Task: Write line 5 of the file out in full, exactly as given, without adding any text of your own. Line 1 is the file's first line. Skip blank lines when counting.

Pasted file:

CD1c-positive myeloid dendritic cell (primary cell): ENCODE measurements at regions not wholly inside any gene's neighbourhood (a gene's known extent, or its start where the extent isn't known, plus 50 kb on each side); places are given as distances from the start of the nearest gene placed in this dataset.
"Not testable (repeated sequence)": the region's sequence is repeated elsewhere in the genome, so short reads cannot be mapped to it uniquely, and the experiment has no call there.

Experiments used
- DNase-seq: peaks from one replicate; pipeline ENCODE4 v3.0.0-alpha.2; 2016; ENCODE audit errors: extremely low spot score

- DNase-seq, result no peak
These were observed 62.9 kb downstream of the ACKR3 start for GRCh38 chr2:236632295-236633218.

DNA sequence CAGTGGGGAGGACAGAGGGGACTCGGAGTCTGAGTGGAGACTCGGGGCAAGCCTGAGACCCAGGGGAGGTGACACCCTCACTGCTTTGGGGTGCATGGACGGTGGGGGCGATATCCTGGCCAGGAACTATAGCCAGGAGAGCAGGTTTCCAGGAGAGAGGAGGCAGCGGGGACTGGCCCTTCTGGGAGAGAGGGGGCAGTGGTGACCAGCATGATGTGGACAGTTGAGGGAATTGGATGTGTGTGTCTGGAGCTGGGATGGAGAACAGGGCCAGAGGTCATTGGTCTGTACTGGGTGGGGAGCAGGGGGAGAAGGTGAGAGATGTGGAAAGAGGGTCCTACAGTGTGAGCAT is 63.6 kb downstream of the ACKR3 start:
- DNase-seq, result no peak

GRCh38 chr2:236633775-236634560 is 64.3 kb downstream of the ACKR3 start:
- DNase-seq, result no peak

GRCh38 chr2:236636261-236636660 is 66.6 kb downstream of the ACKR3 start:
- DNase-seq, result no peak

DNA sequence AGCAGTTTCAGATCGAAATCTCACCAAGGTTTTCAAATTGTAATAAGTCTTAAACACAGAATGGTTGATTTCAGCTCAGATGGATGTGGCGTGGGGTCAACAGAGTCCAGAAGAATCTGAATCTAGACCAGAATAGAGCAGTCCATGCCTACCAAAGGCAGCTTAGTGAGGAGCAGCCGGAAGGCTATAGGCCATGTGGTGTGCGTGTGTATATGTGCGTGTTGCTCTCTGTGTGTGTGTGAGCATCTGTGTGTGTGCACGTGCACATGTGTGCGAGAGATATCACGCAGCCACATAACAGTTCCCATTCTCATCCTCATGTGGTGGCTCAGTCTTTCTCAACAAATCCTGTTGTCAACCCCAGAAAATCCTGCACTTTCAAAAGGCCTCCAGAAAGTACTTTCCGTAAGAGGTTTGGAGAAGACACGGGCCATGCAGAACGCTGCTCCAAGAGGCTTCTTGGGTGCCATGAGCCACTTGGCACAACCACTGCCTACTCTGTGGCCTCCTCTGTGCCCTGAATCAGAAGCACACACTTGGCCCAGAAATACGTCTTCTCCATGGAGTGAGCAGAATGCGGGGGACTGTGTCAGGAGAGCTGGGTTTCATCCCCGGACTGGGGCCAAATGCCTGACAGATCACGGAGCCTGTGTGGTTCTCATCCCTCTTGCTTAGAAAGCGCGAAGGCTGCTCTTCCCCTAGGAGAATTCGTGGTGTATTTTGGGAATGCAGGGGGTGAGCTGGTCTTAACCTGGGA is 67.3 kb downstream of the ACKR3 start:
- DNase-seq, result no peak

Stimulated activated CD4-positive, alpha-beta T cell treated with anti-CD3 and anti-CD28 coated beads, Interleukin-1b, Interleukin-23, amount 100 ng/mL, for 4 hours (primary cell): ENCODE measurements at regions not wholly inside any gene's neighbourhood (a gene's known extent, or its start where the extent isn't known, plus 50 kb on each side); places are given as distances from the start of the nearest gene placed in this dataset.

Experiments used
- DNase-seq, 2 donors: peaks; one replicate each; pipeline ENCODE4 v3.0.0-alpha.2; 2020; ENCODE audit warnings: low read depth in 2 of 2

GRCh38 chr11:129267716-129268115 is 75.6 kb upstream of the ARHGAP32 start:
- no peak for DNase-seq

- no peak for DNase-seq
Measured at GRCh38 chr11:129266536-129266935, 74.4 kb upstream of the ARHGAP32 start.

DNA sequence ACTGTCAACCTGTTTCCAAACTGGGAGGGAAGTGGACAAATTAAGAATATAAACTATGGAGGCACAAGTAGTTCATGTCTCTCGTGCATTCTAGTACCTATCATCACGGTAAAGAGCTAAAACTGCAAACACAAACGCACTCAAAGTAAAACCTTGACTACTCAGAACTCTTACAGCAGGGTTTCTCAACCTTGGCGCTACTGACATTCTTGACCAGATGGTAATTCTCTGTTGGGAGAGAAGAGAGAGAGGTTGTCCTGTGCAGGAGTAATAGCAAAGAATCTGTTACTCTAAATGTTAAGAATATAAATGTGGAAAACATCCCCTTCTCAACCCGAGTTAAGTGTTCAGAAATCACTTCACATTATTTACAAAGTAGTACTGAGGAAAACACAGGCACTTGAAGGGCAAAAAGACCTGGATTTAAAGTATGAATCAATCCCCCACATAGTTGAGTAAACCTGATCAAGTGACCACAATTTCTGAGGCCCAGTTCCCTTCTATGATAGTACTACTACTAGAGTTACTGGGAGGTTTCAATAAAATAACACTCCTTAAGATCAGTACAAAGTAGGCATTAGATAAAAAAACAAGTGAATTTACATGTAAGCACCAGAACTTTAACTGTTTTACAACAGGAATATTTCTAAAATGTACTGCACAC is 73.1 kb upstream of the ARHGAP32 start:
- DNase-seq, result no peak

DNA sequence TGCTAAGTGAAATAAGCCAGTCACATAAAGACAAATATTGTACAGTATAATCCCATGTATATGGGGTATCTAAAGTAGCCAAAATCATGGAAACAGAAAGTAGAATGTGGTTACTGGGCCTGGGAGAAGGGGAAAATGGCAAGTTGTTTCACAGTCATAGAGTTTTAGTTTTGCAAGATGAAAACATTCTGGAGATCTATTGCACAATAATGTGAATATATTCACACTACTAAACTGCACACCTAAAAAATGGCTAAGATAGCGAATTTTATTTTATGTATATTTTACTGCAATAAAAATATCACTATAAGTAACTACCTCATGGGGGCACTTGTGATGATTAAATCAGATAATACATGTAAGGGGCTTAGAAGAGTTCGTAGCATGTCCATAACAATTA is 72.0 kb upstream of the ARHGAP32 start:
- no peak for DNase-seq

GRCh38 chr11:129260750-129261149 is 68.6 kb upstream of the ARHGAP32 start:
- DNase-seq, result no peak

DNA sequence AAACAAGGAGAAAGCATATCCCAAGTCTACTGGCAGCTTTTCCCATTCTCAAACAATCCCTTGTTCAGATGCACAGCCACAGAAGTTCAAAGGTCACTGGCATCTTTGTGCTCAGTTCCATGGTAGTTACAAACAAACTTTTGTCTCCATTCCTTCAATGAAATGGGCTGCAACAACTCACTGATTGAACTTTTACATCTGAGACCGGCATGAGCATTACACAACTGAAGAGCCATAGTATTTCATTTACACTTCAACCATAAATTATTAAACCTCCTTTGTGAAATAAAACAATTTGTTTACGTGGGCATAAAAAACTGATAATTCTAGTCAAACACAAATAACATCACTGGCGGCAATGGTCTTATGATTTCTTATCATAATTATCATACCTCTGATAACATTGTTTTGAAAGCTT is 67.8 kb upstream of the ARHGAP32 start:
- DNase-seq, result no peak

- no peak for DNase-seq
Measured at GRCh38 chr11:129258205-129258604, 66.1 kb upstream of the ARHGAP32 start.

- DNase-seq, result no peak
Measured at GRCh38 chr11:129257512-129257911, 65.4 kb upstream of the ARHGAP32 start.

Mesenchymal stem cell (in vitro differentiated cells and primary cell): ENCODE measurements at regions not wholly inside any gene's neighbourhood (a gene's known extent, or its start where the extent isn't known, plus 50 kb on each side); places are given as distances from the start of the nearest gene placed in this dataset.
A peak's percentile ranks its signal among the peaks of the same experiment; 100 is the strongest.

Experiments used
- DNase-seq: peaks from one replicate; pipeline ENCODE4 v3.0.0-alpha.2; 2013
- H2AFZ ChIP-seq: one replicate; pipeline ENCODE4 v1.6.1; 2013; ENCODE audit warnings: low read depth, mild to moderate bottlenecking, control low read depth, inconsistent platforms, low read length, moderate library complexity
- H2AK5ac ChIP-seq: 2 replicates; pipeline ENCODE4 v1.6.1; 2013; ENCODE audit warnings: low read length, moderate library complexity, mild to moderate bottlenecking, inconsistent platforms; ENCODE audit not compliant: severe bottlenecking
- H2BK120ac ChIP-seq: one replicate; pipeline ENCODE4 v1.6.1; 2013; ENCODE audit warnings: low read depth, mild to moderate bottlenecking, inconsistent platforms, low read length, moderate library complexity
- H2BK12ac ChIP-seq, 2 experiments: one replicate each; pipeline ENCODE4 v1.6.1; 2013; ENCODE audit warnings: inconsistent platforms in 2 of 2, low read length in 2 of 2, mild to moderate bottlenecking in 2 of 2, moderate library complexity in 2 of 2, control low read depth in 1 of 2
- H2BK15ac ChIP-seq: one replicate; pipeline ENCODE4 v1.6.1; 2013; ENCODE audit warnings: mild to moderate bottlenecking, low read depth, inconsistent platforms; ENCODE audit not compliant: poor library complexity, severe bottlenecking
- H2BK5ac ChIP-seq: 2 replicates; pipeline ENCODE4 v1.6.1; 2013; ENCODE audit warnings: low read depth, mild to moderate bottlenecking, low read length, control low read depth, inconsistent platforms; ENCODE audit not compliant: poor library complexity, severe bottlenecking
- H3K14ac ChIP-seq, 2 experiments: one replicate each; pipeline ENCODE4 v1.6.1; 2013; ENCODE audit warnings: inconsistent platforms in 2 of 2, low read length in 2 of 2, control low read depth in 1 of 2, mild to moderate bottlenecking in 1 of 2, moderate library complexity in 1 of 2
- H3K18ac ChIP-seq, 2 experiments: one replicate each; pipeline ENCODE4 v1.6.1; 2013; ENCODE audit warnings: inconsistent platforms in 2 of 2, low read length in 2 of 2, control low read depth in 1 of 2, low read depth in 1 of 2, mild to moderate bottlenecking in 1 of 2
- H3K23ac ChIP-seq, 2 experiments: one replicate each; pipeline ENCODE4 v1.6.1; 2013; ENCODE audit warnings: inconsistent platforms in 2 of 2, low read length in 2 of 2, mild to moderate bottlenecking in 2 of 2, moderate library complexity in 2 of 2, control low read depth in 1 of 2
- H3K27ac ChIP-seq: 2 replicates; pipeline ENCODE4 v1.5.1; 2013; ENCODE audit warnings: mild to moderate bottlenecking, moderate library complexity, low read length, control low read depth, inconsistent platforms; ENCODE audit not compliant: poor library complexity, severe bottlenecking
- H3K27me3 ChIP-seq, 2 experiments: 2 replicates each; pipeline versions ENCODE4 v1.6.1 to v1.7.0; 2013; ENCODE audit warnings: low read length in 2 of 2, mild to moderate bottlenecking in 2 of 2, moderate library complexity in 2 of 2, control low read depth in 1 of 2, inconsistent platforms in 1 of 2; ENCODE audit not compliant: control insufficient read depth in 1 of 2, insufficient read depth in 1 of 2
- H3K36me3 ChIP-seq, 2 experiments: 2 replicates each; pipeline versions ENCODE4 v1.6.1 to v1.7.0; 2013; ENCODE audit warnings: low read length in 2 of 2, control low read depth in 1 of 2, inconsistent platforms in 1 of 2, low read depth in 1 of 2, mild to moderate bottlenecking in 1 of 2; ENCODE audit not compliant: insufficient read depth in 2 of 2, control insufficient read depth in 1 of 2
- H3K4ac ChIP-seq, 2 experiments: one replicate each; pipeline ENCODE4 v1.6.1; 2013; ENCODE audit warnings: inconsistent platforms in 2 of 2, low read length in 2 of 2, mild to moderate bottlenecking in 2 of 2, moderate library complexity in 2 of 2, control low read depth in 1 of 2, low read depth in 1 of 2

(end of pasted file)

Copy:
- DNase-seq, result no peak